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US has offered $10 million for information leading to the capture of two former Chavista ministers linked to the blackouts

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They are Luis Motta Domínguez and Eustiquio Lugo Gómez. They are accused of awarding contracts to companies in exchange for collecting bribes.

The United States offered up to 10 million dollars in reward on Wednesday for information that leads to the capture of two former ministers of Venezuela, whom it links to the collapse of that country’s electricity system and accuses of collecting bribes.

“The United States Department of State announces rewards of up to $ 5 million, each, for information leading to the arrests or convictions” of Luis Motta Domínguez and Eustiquio Lugo Gómez , said the US Secretary of State, Mike Pompeo, in a statement.

Motta Domínguez, former Minister of Electric Energy of Venezuela, and Lugo Gómez, former Vice Minister of the same portfolio for Finance, Investment and Strategic Alliances, were accused on June 27, 2019 by the US prosecutor’s office of embezzling public funds for their own benefit.

According to the indictment, Motta Domínguez and Lugo Gómez allegedly awarded three Florida-based companies more than $ 60 million in acquisition contracts with Corpoelec (Corporación Eléctrica Nacional) in exchange for money for them.

“On June 27, 2019, Motta Domínguez and Lugo Gómez were indicted for conspiracy to launder money and money laundering in the Southern District of Florida,” explains the statement from the State Department.

On July 28 of this year, both were punished and prevented from entering the United States.

Motta Domínguez is a retired general who was removed from the position of minister in April 2019, amid the blackouts, while Lugo Gómez was in charge of the acquisitions of Corpoelec.

Plunged into a serious political, economic, humanitarian and social crisis, Venezuela suffers from chronic blackouts that continue to this day . The biggest of them took place in March, when a gigantic fault plunged the country into darkness for a week.

At that time, the dictator Nicolás Maduro attributed them to “electromagnetic attacks” by the United States , in complicity with the opposition, to overthrow him.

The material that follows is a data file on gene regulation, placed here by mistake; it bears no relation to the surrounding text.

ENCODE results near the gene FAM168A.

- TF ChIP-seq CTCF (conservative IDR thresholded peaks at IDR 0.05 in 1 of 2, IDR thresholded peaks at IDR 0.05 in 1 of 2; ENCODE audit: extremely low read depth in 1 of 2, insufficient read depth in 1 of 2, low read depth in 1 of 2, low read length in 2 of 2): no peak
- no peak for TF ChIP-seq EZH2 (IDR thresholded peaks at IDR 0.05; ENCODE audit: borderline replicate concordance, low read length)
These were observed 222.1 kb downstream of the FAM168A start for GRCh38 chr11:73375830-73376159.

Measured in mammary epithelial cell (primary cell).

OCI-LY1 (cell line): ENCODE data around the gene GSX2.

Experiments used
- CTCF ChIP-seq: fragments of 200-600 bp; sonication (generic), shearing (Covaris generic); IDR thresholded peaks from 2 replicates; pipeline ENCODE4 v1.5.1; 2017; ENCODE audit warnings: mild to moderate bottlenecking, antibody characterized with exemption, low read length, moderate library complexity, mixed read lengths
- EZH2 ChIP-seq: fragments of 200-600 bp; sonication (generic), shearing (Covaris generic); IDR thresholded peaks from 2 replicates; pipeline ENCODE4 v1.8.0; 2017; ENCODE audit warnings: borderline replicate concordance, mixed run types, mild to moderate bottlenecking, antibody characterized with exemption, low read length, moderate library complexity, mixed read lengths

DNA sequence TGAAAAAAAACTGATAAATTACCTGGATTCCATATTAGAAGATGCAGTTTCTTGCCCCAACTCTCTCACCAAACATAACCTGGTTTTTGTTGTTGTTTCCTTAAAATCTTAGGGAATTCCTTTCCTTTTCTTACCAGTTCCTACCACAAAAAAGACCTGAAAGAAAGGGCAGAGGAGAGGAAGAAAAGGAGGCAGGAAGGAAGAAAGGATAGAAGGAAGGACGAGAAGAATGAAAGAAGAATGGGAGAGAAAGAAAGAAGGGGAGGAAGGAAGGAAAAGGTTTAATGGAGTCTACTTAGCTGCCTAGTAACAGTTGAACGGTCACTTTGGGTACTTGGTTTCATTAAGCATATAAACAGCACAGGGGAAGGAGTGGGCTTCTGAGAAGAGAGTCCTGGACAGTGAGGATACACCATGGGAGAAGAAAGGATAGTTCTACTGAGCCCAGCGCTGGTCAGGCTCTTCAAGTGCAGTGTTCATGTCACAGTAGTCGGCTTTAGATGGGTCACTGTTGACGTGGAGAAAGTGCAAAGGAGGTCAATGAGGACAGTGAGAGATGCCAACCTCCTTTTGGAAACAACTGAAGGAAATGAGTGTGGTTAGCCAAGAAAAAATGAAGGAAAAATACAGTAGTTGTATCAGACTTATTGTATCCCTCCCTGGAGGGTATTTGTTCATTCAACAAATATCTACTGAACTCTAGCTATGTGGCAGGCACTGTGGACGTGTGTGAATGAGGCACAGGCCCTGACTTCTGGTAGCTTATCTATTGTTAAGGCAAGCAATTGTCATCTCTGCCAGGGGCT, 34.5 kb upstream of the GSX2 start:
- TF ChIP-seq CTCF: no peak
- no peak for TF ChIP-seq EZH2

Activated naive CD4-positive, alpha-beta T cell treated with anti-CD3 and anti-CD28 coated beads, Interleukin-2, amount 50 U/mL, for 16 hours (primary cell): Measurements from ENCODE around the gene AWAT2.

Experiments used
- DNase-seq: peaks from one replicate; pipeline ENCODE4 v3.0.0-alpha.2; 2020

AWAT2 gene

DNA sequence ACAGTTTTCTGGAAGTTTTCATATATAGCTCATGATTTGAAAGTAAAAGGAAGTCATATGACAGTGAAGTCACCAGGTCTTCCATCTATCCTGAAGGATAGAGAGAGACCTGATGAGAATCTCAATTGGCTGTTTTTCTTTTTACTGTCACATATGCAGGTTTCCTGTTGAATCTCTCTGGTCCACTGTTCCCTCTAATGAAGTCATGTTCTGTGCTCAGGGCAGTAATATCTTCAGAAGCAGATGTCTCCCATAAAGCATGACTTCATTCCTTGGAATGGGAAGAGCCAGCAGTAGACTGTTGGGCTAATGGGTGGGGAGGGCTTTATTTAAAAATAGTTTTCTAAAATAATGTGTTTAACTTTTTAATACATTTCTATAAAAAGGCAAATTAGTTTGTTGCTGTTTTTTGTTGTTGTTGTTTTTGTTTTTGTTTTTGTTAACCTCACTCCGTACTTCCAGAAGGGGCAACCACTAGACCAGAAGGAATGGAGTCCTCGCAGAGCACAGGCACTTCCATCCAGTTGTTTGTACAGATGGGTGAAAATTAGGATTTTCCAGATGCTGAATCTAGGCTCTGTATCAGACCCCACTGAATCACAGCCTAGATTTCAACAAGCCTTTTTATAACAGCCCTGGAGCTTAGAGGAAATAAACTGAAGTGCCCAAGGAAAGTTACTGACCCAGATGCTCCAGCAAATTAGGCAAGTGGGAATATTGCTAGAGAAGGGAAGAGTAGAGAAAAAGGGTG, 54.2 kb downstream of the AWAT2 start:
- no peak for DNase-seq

Meanwhile, in a separate case, the United States on Tuesday offered rewards of up to $ 20 million for information leading to the arrest of three former Caracas government police chiefs accused of importing drugs into the United States.

Specifically, the North American country offers up to 10 million dollars for Pedro Luis Martín Olivares , former head of Economic Intelligence of the Bolivarian National Intelligence Service (SEBIN); 5 million for Rodolfo McTurk Mora , former head of Interpol in Venezuela ; and another 5 million for Jesús Alfredo Itriago , former chief of narcotics of the scientific police (CICPC).

The Justice Department also offers millionaire rewards for Maduro and other members of the Chavista leadership. Specifically, in March it began offering USD 15 million for the dictator. It also offers rewards of up to $ 10 million each for information related to Diosdado Cabello , head of the National Constituent Assembly; General (retired) Hugo Carvajal Barrios , and Tareck El Aissami , Minister of Industry and National Production.

These rewards are offered under the the Department of State’s Transnational Organized Crime Rewards Program (TOCRP). More than 75 transnational criminals and major drug traffickers have been brought to justice under the TOCRP and the Anti-Narcotics Rewards Program (NRP) since its inception in 1986.

The State Department has paid out more than $ 130 million in rewards for information that led to apprehensions.

With information from AFP

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